Muscat: Oman’s government has reached several of its own goals, according to the National Centre for Statistics and Information’s (NCSI) Millennium Development Goals indicator, which was published on Monday.
Eight goals that have been met include eradicating extreme poverty and hunger; achieving universal primary education; promoting gender equality and empowering women; reducing child mortality; improving mental health; combating HIV/AIDS, Malaria and other diseases; ensuring environmental sustainability; and developing a global partnership for development.
Poverty and hunger
As of today, according to NCSI, there is a 0 per cent projection of people earning less than one dollar per day in the Sultanate, as well as the share of the poorest one-fifth in national consumption having increased to 6.1 per cent in 2011, compared to 5.1 per cent in 2000.
Part of the eradication of poverty is based upon the government’s working in achieving full and productive employment for all, including women and youths.
According to NCSI, the growth rate of the GDP per person employed dropped to 1.8 per cent in 2014, compared to 3.0 per cent in 2000, although the employment-to-population ratio increased to 62.4 per cent in 2014, compared to 56.4 per cent in 1993.
The government also reached its goal to halve the proportion of people who suffer from hunger between 1990 and 2015, noting that in 2014 9.7 per cent of children under five years of age were underweight, which was a drastic drop from 23 per cent in 1995.
Education is arguably the most important aspect of a child’s life,and educators in the Sultanate work hard to develop the future of Oman.
The government achieved its goal of ensuring that by 2015 both boys and girls will be able to complete a full course of primary schooling, where in 2014, 99.1 per cent of students who begin school in the first grade go on to complete the final stage of primary school, compared to 89.8 per cent recorded in 1990.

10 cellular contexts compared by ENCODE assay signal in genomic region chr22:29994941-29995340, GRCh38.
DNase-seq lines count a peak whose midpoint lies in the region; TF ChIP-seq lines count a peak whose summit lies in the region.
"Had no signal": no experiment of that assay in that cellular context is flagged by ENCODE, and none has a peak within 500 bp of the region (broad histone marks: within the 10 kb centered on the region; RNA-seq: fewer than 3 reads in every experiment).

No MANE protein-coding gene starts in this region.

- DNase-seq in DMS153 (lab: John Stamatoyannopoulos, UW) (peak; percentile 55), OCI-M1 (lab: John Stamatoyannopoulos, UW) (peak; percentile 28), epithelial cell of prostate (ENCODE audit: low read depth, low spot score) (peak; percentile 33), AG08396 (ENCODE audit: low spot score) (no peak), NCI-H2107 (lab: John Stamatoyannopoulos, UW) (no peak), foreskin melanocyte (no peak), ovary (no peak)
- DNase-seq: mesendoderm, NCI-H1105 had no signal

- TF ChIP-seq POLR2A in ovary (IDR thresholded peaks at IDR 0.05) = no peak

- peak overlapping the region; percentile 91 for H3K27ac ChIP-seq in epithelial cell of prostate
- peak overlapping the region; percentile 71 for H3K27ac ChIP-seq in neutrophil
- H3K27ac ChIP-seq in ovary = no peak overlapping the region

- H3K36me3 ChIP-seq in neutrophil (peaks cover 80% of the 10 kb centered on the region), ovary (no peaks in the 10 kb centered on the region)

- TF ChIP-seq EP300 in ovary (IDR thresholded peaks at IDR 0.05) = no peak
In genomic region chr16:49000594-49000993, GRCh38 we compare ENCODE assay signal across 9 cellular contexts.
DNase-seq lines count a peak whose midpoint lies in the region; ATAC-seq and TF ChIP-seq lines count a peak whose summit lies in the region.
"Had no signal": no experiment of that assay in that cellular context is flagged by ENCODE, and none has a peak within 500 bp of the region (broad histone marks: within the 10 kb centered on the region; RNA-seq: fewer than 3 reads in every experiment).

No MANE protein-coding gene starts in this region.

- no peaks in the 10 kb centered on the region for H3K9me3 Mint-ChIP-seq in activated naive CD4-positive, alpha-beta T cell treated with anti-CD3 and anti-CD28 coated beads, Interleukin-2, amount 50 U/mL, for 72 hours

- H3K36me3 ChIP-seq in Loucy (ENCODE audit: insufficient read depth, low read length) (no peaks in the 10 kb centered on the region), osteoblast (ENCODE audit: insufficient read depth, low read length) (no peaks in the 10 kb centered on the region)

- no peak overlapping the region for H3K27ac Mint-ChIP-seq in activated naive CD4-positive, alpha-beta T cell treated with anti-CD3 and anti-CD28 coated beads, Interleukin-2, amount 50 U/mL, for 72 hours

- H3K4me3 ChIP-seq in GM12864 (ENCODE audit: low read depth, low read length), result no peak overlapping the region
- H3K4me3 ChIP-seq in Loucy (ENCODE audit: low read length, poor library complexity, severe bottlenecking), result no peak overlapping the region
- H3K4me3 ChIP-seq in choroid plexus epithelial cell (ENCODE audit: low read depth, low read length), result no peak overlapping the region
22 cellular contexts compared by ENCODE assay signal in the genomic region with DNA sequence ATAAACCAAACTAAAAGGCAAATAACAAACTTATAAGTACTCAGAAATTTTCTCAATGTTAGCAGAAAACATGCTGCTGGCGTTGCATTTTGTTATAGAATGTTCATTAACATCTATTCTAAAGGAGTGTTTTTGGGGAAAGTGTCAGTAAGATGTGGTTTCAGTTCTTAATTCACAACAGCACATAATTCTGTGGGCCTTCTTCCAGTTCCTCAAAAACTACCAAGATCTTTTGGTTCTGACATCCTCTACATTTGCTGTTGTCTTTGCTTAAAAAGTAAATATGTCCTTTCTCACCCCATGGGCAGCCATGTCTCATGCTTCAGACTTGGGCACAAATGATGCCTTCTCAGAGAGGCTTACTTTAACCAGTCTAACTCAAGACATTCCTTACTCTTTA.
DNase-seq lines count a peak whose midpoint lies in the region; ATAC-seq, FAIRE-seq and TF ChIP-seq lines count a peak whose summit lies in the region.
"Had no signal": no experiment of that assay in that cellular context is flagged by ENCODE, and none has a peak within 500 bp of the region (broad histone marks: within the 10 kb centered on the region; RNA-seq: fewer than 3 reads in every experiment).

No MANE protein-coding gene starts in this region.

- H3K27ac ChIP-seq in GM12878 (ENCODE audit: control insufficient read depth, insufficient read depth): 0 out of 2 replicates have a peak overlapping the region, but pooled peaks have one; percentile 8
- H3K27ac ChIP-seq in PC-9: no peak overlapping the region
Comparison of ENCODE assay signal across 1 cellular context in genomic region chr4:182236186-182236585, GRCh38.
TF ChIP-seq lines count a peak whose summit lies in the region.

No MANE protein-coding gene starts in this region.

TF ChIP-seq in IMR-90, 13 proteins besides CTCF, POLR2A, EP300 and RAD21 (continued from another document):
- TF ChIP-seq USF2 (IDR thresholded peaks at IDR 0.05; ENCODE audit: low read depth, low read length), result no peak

The literacy rate has also increased for those between the ages of 15 and 24 to 98.9 per cent in 2014, from 92 per cent in 1993.
A move to eliminate gender disparity in primary and secondary education was to be met before 2015, but for all levels of education it was achieved before 2015.
According to NCSI, the ratio of boys to girls in primary education leapt to 0.96 in 2014, compared to 0.89 in 1990, as well as in secondary schools to 0.95 from 0.83.
The largest achievement is the ratio of girls to boys in higher education, where 1.38 was recorded in 2014, compared to 0.83 in 1990.
The women’s share in wage employment in the non-agricultural sector also increased to 22 percent in 2010, compared to just 8.2 per cent in 1993.
Further, women have a place in the nation’s parliament, where in Majlis Al Shura in Oman 9.5 percent of the seats were occupied by women between 2011 and 2015, compared to 4.9 per cent in 1997. Additionally, 17.9 per cent of the State council was occupied by women during the same periods, compared to only 9.8 percent in 1997. Yet, however great these achievements, the occupancy in Majlis Al Shura has dropped to 1.2 percent between 2011 and 2015, compared to 2.4 per cent in 1997.
Due to the nation’s advanced health services, the child mortality rate for children under five years of age has been reduced. Further, the goal to reduce the child mortality rate by two-thirds between 1990 and 2015 has also been reached.
According to NCSI, the mortality rate for children under five years of age per 1000 births dropped to 9.7 in 2014, compared to 35 in 1990.
Also, the infant mortality rate per 1000 births has dropped to 7.9 from 29 during the same period.
The government has achieved a 100 percent rating for immunising one year old children against measles.